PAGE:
Consumer Behaviour and Sustainable Marketing
Alternative and environmentally friendly modes of transportation are becoming more popular, which is altering consumer knowledge and behaviour. The number of inner city trips made on shared bicycles and e-scooters has increased by 60% year over year, and the most recent McKinsey consumer survey predicts that average bicycle use—both shared and private—will rise by more than 10% in the post-pandemic era compared to pre-pandemic levels. Also, consumers are growing more open to options for shared mobility. For the past ten years, the sector has seen investments totalling more than $400 billion, with roughly $100 billion of those coming in just since the start of 2020. Electrification will play a big role in the transformation of the mobility industry and provides considerable chances in all vehicle segments, while the rate and extent of change may differ. A vital first step in assuring the speedy, widespread adoption of electric transportation is the introduction of new EVs onto the market. For the transition to be successful, the whole mobility ecosystem—including EV manufacturers and suppliers as well as financiers, dealers, energy suppliers, and operators of charging stations, to name a few—must work together. By 2030, sales of passenger cars will need to be 75% electric vehicles, which is a huge increase over the industry’s present trajectory and rate.
Mobility’s Future: An investment Reality Check
A significant portion of the emissions related to the initial generation of raw materials can be reduced by substituting recycled materials for virgin/primary ones. 15 to 25 percent2 of industrial emissions can be reduced by replacing 30 percent of primary material with recycled material. Nevertheless, using recycled materials has a number of drawbacks, not the least of which being the fact that end-of-life (EOL) collection is still in its infancy and it is challenging to produce an automotive-grade materials stream. In addition, a number of businesses want to use recycled materials to meet their decarbonisation goals, which will cause supply constraints and increased costs for a number of recovered products. The transition from current manufacturing processes to those that completely prevent CO2e emissions—rather than collecting or lowering them—will necessitate considerable expenditures in plants and equipment, whereas switching power resources is straightforward. In the coming ten years, a reliable market for green products and long-term agreements between suppliers and customers would help to solve this challenge.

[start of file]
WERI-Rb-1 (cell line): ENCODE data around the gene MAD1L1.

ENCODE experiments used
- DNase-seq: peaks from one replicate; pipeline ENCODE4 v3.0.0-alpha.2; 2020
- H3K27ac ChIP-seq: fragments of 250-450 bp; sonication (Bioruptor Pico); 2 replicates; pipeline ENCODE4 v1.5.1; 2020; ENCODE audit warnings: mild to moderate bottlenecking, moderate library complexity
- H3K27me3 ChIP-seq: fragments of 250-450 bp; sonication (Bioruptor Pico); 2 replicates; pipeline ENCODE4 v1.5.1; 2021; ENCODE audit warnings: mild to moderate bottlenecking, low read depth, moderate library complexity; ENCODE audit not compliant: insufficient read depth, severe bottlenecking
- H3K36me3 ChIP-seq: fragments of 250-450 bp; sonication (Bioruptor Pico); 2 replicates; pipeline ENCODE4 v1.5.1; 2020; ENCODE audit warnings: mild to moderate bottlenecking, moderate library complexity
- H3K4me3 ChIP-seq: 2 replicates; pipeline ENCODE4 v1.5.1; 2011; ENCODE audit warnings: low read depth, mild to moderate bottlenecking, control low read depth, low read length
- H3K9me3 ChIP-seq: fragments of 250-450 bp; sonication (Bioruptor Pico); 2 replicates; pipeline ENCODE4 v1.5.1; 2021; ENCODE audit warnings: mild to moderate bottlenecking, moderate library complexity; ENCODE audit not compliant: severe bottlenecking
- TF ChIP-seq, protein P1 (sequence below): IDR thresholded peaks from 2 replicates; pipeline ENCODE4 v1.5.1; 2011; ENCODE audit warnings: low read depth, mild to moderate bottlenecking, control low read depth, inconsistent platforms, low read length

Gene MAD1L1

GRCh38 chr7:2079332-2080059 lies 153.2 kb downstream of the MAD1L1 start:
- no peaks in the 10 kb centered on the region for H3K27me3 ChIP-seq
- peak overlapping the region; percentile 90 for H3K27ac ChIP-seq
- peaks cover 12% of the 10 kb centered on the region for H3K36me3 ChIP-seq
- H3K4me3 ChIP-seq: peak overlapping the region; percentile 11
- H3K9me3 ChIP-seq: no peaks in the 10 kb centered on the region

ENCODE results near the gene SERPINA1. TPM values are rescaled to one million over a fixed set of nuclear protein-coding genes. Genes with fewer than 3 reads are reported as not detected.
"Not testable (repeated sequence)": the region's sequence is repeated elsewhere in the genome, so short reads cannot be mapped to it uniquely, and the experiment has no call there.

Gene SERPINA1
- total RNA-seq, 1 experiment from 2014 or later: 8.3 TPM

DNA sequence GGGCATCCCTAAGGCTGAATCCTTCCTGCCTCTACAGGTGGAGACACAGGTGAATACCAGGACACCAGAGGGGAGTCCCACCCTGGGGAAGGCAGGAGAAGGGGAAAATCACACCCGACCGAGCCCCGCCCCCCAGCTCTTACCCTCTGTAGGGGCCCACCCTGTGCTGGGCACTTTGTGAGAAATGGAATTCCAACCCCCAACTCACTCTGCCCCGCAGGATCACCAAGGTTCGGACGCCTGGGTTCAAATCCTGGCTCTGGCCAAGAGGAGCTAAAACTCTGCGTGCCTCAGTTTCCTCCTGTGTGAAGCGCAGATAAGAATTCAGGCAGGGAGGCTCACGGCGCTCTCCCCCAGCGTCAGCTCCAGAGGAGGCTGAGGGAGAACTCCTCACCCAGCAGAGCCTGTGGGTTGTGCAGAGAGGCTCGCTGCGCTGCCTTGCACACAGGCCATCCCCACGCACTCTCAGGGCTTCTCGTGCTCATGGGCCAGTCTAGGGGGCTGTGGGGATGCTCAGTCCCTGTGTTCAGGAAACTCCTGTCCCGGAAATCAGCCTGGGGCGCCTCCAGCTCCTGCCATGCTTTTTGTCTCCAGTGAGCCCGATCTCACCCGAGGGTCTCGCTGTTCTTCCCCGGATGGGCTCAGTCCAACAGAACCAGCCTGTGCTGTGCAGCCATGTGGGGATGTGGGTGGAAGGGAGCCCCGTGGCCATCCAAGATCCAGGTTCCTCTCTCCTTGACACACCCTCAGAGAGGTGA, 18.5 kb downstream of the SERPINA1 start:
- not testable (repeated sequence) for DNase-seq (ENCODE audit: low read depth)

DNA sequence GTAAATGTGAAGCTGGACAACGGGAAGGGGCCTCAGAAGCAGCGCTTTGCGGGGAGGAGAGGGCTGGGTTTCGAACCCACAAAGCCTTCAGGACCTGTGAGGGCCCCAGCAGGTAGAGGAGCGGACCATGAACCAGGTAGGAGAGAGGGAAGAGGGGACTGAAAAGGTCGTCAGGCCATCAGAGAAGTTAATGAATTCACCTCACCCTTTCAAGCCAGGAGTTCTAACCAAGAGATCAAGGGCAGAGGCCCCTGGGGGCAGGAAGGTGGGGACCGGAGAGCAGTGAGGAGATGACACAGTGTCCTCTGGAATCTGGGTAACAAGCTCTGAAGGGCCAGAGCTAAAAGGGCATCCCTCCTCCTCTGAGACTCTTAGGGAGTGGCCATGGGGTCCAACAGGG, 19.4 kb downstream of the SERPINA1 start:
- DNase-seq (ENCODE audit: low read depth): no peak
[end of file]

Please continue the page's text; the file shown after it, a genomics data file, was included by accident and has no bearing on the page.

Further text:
Although more steps need to be made, electric vehicles are on the horizon and we are moving in the right direction to decarbonize the transportation industry. Our industry is undergoing a revolution at an unheard-of rate. It also cuts across sectorial lines, engaging players in the energy, infrastructure, mobility, and automotive industries. While a significant issue, it gives a big potential for both established businesses and newcomers to assume a leading position in developing new multi-billion dollar sectors and jobs. By cutting-edge technology and carefully planned mobility reform, the goal will be to combine sustainability with economic feasibility. India may become a global role model because to its diverse mobility landscape, emphasis on sustainability, and established technological leadership. To meet the demand for local passenger EV batteries, India will need to construct an estimated 24 new battery gig factories. By 2030, there will be more than 70 million EVs on the road, necessitating extensive installation of public chargers and maintenance services. The demand for EV charging requires a 5% increase in renewable electricity output.